No doubt the Lewis camp can also expect to pick up many of the 7.6% of voters who went to the "microcampaign" of Eric Lee Samson, but Lewis should not be counting chickens just yet. In the first place, Mitchell carried 12 of the 16 East Austin precincts -- all of which he had lost in his 1994 race against Ron Davis. Even Lewis' own Pecan Springs precinct, where he was president of the neighborhood association until recently, went with Mitchell. The Eastside support will be a considerable boon to Mitchell, who obviously has lost much of the Westside support that brought him the win last time.

And while we may have been spared a bloody mayoral runoff, both sides in Place 6 are sharpening the long knives. The race is about to heat up into an all-out mudslinging war. Utilizing one of the primary tools of the Mitchell campaign, local talk radio, to get out its message, Mitchell's supporters have begun spreading thus far unsubstantiated dirt on Lewis by fax and telephone. According to Turner, Lewis is an "enabling old man" who swapped rent for sex with drug-addicted female tenants of his low-income properties and she, the Rev. Frank Garrett, and others have been doing their dead level best to relay this rumor to the public by way of KVET and KAZI radio programs. Rev. Garrett refused to comment on his calls into KVET, or on the Lewis campaign's assertion that Garrett refused to take on-air comment by Lewis during Garrett's own KAZI call-in show. "I'm not going to discuss it with any printed press," was Garrett's only response.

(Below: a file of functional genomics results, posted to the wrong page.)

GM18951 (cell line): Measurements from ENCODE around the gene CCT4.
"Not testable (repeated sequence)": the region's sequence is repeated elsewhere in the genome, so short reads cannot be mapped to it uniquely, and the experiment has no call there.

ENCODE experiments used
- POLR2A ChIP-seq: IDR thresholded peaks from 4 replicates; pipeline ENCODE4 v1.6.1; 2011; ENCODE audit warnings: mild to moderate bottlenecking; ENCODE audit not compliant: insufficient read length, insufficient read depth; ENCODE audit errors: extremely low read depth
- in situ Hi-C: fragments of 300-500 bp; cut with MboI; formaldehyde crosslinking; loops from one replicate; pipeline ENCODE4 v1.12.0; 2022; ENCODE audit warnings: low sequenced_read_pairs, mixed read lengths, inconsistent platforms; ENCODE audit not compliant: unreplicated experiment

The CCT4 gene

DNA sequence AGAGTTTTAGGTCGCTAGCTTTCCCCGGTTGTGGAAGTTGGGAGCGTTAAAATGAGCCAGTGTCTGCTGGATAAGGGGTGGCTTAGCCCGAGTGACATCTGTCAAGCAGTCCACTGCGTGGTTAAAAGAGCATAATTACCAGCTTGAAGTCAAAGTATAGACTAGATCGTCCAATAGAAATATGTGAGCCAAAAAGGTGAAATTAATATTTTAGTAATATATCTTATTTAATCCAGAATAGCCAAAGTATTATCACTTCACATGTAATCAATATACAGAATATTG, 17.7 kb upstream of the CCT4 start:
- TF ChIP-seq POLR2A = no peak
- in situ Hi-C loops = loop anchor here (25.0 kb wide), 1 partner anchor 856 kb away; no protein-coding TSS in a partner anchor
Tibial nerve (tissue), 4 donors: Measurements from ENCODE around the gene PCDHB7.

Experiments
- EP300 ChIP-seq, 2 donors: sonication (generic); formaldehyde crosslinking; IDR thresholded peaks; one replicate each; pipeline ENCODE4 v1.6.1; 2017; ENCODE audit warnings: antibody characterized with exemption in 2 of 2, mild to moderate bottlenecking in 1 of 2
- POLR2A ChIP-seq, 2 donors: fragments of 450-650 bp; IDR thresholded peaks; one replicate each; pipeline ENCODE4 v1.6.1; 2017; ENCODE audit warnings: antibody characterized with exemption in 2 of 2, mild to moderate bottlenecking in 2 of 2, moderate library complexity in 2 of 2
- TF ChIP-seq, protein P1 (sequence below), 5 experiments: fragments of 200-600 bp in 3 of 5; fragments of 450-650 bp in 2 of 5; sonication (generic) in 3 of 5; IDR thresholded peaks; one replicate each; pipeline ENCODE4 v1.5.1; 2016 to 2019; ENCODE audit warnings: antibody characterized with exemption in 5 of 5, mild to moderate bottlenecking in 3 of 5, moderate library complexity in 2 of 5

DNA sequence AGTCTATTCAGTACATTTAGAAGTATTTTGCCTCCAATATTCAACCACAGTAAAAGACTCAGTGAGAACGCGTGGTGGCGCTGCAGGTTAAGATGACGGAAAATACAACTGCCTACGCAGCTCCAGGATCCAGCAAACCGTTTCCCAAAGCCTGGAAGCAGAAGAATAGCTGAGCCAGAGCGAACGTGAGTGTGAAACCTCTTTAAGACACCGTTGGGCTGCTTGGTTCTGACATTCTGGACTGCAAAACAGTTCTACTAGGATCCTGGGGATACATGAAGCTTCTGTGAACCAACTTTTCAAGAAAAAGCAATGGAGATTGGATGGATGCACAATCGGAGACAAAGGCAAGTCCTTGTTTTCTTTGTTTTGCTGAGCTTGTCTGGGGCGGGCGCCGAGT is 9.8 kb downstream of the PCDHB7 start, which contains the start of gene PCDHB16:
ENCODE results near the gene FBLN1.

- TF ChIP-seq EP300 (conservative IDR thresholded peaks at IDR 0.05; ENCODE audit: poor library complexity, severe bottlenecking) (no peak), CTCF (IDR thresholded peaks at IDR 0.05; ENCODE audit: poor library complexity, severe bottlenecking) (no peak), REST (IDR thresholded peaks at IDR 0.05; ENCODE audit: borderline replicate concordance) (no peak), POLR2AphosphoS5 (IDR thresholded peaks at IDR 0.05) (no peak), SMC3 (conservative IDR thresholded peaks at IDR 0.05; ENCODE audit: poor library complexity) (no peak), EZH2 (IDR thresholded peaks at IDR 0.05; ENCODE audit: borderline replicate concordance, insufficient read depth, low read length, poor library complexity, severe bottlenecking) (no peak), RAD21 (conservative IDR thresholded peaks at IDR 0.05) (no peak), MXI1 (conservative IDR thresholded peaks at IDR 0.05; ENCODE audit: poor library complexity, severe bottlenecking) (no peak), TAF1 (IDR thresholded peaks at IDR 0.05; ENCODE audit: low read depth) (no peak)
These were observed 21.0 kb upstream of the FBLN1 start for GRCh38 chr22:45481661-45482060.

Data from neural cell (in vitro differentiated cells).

Turner, on the other hand, faxed the Chronicle a letter -- which had been sent to a list of eight local ministers -- that was written by a woman claiming to be Lewis's former tenant, Janice Brown, which began: "Because I would not have sex with Willie Lewis, me and my three babies were put out of our home." Turner says she does not know Brown, who could not be reached for comment.

Main was quick to respond: "The allegations are a complete and total fabrication. We're talking to attorneys right now. You can't just character assassinate people." The Lewis campaign is preparing to distribute all relevant records regarding Brown and her stay in Lewis' housing, which by all accounts ended with Brown being sued for $729. (Also notable is that Turner faxed the letter on letterhead of the Austin Parks and Recreation Department, where she works as a contract compliance specialist. Her personal use of city property to fax information benefiting the Mitchell campaign is a clear violation of city policy, according to a spokesman with the city manager's office.)

Mitchell's glass house is also fragile; his personal history includes neglected child support payments and bankruptcy, which Lewis' campaign has so far steered clear of mentioning. (The campaign did see fit to run a commercial that highlighted Councilmember Mitchell's vote on a contract that benefitted his company.) And at election after-parties, there were rampant whispers of a progressive camp-funded trip to Atlanta to dredge up mud surrounding Mitchell's business dealings there. Don't be surprised if researcher Scott Henson's Hall of Shame website grows a little bigger in the final weeks of the runoff. But of course, the dirt-digging machines are working overtime on both campaigns. It's bound to get ugly.